Eagleton identifies this tension between romanticism and realism as the underlying structure of the Bronte novels, a fictional analog to the Marxist class struggle. For example in Wuthering Heights Catherine Earnshaw’s choice between Heathcliff and Edgar Linton is based on class. Her rejection of Heathcliff because he is socially inferior leads to destruction and spiritual suicide. Social conflict in the novel pits the labor of the Earnshaws against the idle gentry who benefit from it, the Lintons. When Heathcliff returns, having made his fortune, he represents the victory of capitalist property-dealing over the traditional yeoman economy.
All right, at this point you may be forgiven for wanting to swoon over the romantic figure of Heathcliff again instead of interrogating his role in the evils of capitalism!
Anyway Marxist literary theory was soon eclipsed by new fashions in literary criticism. There was the Age of Deconstruction originated by Jacques Derrida in which the text and the text alone was privileged over the author’s biography and whatever the author intended. Feminist literary theory was ushered in with another book referencing the Brontes, Sandra Gilbert and Susan Gubar’s The Madwoman in the Attic: the woman writer and the nineteenth century literary imagination published in 1977. Since then we’ve had gender studies and queer theory, ethnic studies and post-colonial criticism, and I’m sure there are more incubating in academia that I haven’t heard of yet.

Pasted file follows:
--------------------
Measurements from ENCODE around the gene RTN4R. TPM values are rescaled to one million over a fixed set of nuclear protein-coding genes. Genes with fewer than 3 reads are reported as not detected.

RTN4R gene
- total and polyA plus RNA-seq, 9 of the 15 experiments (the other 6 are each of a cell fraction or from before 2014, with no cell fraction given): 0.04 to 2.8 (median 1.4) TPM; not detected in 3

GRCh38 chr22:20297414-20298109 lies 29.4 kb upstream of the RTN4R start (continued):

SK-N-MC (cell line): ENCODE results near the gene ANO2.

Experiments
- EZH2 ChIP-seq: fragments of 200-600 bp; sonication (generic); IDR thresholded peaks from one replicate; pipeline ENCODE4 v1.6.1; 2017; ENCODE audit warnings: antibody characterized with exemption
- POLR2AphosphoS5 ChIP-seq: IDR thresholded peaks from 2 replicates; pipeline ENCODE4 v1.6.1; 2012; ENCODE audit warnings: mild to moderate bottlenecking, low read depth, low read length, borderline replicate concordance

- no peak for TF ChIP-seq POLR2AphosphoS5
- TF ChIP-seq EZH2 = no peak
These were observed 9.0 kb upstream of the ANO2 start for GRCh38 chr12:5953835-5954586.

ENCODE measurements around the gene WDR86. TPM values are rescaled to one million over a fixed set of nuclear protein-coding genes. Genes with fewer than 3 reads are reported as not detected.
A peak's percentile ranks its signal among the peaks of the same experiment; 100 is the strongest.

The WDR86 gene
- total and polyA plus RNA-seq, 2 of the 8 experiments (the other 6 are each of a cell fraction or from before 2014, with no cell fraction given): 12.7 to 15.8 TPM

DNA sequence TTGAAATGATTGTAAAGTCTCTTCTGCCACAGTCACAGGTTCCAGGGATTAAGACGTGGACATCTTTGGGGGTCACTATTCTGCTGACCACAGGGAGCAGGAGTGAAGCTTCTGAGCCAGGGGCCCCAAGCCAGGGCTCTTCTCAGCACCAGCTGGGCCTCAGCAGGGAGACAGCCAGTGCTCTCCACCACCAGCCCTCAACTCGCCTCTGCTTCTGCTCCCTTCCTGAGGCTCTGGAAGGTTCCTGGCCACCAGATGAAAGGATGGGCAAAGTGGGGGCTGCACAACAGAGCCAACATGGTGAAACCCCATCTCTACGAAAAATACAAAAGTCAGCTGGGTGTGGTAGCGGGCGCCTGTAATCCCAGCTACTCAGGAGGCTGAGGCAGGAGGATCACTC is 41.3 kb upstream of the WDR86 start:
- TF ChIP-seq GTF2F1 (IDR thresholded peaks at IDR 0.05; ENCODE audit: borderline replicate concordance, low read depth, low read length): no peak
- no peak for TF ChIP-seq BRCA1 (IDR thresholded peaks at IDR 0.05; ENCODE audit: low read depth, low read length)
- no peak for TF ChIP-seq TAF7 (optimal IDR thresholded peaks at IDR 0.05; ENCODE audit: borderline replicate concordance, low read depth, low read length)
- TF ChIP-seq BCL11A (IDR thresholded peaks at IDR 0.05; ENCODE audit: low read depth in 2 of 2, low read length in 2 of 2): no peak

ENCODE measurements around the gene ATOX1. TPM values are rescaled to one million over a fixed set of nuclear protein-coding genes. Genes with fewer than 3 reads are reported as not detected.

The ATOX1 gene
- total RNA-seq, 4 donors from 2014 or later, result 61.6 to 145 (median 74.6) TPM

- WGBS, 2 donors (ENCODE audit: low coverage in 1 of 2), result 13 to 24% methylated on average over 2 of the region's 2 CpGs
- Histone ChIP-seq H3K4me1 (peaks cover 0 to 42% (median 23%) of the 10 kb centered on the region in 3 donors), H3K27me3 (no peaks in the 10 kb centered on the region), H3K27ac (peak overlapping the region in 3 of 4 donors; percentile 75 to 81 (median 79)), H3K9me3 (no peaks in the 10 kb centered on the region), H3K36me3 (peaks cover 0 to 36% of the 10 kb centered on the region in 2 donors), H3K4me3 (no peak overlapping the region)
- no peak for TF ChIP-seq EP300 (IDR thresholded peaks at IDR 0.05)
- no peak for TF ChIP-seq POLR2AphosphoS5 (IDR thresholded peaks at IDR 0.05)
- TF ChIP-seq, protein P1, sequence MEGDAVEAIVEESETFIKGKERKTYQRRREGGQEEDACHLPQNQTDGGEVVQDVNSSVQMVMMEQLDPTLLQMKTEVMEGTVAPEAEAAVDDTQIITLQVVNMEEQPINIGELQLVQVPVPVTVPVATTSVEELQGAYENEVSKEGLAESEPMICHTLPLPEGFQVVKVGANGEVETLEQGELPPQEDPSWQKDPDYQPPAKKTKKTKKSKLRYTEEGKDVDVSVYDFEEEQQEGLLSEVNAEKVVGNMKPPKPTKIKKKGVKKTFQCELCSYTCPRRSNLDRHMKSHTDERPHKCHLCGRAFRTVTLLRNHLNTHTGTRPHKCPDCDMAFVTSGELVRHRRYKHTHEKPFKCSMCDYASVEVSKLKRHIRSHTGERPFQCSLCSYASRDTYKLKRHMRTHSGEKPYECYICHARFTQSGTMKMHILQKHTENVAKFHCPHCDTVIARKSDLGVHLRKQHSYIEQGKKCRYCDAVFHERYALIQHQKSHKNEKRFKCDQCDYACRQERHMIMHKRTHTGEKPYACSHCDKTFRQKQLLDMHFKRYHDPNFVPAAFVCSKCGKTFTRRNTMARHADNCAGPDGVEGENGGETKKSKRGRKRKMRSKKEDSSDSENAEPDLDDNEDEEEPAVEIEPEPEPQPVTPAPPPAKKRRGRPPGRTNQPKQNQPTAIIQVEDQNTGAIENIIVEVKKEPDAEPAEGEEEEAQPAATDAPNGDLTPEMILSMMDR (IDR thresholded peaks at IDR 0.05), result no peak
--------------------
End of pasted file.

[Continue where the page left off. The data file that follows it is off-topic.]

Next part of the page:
The most recent literary criticism of Wuthering Heights analyzes the novel through the lens of racial studies. Heathcliff was a foundling from the streets of Liverpool, a center of the slave trade at the time. He is described as a gypsy and dark skinned, and at one point Nelly says to him “if you were a regular black…” It is suggested that he was bi-racial, perhaps the illegitimate son of Mr. Earnshaw by an African woman. Unquestionably his identity in the novel is that of “the other,” an outsider whose behavior is portrayed as brutish and savage. Heathcliff has been portrayed on the screen many times, notably by Lawrence Olivier. But in a film of Wuthering Heights directed by Andrea Arnold in 2011 the part of Heathcliff is played by the black actor James Howson. The film had a mixed reception with some questioning the casting. But historians point out that there was a presence of black people in Yorkshire at the time. Whether Emily Bronte intended Heathcliff to be black can only be conjectured from her descriptions of him. On this topic neither Marx nor Terry Eagleton had anything to say.
Returning to Myths of Power I am struck anew by the cover. The portrait of Karl Marx looms large over the three Bronte sisters. Their smaller portraits are arrayed beneath him in a subservient role just as in life they were confined to the subservient roles of daughter and governess. But I believe their genius cannot be confined by any literary theory and will outlast them all.